While you may be familiar with other roofing materials, you might not be with flashing. It is crucial to the integrity of your roof since it reinforces joints, valleys, walls, chimney areas and edges to prevent leaks. Flashing installs in an overlapping fashion that guarantees water cannot be trapped. Various materials are available for use as flashing. The one that is right for your house depends upon your budget, durability needed, how visible it will be and the other materials that the flashing will come in contact with on your roof. We discuss some of the best materials for flashing in the following.

Aluminium

Aluminium is a durable, versatile material and is suitable for numerous flashing locations, including in the valleys, around the chimney and at the walls or step-up areas. It comes in pre-formed shapes, sheets and rolls, so it can be customised when necessary. One advantage of aluminium is that it is a moderately priced material for flashing. Other benefits are that it is mouldable around corners or to conform to various angles and it holds its shape effectively. A downside to this material is that the uncoated version of it should not come into direct contact with mortar and cement since their alkalinity will corrode this material. In these situations, only coated aluminium should be used.

Copper

For a pricier, highly durable flashing option, turn to copper. It is resilient in all situations, including valley flashing with tile, chimney flashing, wall intersections, ridge areas and more. Copper can be fabricated into continuous, rigid custom shapes when needed. Flashing in this metal also comes in a lead-coated option as well, and this style is ideal for marine areas. With correct installation, it will last for years. Installation is easy due to the fact that it is a moderately pliant metal.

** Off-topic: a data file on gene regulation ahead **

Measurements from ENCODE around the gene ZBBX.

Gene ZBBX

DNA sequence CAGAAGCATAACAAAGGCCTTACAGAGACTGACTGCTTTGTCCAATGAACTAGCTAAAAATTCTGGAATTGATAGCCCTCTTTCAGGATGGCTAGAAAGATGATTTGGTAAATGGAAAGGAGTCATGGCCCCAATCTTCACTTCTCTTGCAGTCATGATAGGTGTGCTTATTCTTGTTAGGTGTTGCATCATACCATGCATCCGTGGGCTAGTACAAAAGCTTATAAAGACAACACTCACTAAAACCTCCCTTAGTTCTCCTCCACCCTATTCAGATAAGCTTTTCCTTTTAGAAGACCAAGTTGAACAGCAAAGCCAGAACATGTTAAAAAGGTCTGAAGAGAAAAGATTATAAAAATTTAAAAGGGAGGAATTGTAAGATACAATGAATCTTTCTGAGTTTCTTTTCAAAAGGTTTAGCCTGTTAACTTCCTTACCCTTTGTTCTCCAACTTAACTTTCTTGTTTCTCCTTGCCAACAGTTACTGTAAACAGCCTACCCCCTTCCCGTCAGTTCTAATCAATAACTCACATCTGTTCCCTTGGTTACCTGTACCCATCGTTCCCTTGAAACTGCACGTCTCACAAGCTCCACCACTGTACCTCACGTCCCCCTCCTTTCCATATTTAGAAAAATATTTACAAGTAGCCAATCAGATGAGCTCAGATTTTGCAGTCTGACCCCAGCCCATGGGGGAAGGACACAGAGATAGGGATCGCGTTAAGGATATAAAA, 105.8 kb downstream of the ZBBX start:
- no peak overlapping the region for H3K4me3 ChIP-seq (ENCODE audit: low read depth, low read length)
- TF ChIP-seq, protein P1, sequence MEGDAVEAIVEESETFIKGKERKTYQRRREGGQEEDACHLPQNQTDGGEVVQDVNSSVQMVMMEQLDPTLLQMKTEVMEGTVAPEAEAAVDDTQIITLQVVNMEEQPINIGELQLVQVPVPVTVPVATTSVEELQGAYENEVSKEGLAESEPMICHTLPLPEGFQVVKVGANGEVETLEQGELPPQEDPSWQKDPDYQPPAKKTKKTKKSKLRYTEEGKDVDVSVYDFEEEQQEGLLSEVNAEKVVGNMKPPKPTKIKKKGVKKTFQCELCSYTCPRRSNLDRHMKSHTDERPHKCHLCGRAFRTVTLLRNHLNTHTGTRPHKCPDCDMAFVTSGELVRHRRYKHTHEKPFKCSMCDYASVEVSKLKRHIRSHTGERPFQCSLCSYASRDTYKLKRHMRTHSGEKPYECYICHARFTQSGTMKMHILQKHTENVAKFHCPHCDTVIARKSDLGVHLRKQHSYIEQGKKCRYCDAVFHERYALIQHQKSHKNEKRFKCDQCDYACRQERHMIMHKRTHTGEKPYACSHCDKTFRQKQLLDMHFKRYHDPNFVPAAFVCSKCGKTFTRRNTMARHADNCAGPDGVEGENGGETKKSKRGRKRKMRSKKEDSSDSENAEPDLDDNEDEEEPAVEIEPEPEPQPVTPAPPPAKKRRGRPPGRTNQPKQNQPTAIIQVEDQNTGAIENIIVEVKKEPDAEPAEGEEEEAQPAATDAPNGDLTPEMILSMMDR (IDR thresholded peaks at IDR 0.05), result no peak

Stainless Steel

Stainless steel is an extremely resilient flashing material and is suitable for the harshest of environments. The price of it is comparable to copper flashing, placing it in the premium category of materials for this use. Typically, it is installed for base flashing, counter flashing and valley flashing. It comes in sheet form in both 18 and 24 gauges. One major advantage of stainless steel is that it is the flashing material that is least affected by salt spray, acid rain or other environmental corrosives. Also, it can be placed right against mortar and concrete since the alkalinity of these elements will not negatively affect it. A disadvantage of this material for flashing is that it is labour-intensive to install, which increases its already expensive cost.

To learn additional facts about what the best materials are for flashing, turn to Johnson Roofing. We are specialists for the installation, repair and maintenance of roofs.